The Labor Party was a mass movement born in the mines, mills and dockyards of Britain, but the Labor Party in its current form is largely associated with one man: Tony Blair.
In three years as party leader, Blair has changed the party’s creed, branded it “new Labor,” and put it in position to win an election Thursday for the first time in 23 years.
Suppressing the ideological battles that preoccupied the party a decade ago, and embracing many of the policies of the governing Conservative party, the 43-year-old Blair has led Labor on a single-minded quest for power.
If he succeeds in this week’s national elections - and the polls indicate he will - Blair will be Britain’s youngest prime minister since Lord Liverpool, who was 42 when he assumed office in 1812.
“What Tony Blair has particularly done is to admire and, in a sense, imitate Margaret Thatcher’s techniques at the height of her powers,” says Roy Hattersley, deputy leader of the Labor Party in the last election.
Critics inside and outside the party charge that there’s little substance behind the catchy slogans and the high-wattage grin of the leader. The common accusation is that charismatic Blair has traded principles for popularity.
“Isn’t the real truth that you are a politically hungry chameleon?” a talk-show caller demanded of Blair on Tuesday.
Not so, Blair responded: “I refuse to believe that the Labor Party should either face a choice of being electable and unprincipled or principled but unelectable.”
Blair says voters face two fundamental questions in the elections: Do the Conservatives deserve a fifth term? Is new Labor really different from the party that lost the last four elections?
Specific issues of government and policy take second place to those larger questions, but Blair seeks to reassure his followers that the party still leans left.
“I want the left to realize that if we win this election, we will have done so without ceding any ground that cannot be recovered,” Blair said.
“I am going to be a lot more radical in government than many people think,” he promised.
Blair’s background doesn’t suggest a future as a radical. He grew up in a comfortable middle-class home in Durham, and his father, a law professor, headed the Conservative Association there.
In the early 1970s, Blair went to Oxford University, where he was lead singer in a rock band called Ugly Rumors. Even then, the driven young man was apparent beneath the shoulder-length hair and skin-tight trousers.
“I was amazed by how keen he was on the idea of rehearsal,” band member Mark Ellen told Blair’s biographer, John Rentoul.
At Oxford, Blair also became acquainted with Peter Thomson, an Anglican priest from Australia who led long and influential conversations with students about theology and politics, and the idea of community.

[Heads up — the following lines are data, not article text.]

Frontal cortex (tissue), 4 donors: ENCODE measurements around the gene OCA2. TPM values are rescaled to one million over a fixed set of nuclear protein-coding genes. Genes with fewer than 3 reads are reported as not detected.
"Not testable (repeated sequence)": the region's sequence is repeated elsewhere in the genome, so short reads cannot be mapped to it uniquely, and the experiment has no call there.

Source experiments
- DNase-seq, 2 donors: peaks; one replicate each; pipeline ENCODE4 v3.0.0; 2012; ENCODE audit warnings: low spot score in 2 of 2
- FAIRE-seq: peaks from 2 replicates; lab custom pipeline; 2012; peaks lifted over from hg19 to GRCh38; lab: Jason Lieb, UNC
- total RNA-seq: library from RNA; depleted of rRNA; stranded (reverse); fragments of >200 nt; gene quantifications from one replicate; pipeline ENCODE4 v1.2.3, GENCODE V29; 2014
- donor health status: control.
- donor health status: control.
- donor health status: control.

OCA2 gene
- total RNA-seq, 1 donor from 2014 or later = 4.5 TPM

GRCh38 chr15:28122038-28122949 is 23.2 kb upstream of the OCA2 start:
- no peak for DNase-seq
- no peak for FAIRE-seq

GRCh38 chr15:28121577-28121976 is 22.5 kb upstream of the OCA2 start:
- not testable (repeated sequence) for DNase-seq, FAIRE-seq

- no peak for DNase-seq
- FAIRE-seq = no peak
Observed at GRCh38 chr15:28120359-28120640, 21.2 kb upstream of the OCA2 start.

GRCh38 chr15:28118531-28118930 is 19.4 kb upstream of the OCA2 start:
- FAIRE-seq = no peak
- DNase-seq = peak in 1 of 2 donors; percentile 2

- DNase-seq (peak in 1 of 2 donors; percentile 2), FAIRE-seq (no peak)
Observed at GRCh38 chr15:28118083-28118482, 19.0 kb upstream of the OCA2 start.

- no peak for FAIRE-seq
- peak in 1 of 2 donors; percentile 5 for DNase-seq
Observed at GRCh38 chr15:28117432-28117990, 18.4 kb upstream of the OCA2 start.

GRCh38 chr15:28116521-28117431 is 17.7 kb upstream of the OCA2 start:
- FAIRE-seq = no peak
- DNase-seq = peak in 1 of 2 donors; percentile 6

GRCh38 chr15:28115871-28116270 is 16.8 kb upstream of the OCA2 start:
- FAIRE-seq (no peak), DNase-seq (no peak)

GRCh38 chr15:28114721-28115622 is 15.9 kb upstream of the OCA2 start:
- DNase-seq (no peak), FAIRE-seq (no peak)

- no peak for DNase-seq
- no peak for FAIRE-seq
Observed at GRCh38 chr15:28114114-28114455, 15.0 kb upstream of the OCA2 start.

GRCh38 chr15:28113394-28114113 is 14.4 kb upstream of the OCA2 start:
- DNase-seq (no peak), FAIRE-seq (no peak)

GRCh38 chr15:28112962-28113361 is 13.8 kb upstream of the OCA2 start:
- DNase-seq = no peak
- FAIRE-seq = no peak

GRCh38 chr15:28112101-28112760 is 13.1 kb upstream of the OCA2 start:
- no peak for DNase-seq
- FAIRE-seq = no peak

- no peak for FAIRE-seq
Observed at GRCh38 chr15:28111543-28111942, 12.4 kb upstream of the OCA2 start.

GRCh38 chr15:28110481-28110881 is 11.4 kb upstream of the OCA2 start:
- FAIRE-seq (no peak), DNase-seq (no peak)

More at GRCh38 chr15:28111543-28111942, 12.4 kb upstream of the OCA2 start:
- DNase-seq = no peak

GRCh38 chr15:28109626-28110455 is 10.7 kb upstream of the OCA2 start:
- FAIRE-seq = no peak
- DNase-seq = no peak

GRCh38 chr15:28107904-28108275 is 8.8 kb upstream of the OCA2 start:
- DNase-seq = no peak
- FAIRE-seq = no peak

Blair went into trade union and industrial law after graduating, marrying fellow barrister Cherie Booth in 1980. They have three children.
He started making a mark in the Labor Party in 1992 when he was appointed spokesman on crime and justice. He set out to take the law-and-order issue from the Conservatives, and make it Labor’s.
“I think it’s important that we are tough on crime and tough on the causes of crime too,” Blair said in 1993.
Labor annexed other Tory issues in a similar style. On taxes - a winning Conservative issue under Thatcher and her successor, Prime Minister John Major - Labor has pledged no increase in the top rates, and no increase in spending overall.
“What I can promise is that there will be a fresh start with different priorities, different values - and bit by bit we will rebuild the education system, the health service and the welfare state in this country,” he says.
Blair completed the work of two predecessors in revamping the Labor Party after it polled just 28 percent of the vote in 1983.
Blair won his seat in the House of Commons that year on a Labor platform advocating unilateral nuclear disarmament, higher government spending, more borrowing, and withdrawal from what is now called the European Union.
In its eagerness to woo Conservative voters, the Labor Party now embraces free-market capitalism, is enthusiastic overall about European Union, has said it will keep to current spending ceilings, and plans to retain Britain’s nukes.
Or as political satirist Rory Bremner says in his Tony Blair light-bulb joke: “Why change it if it’s working?”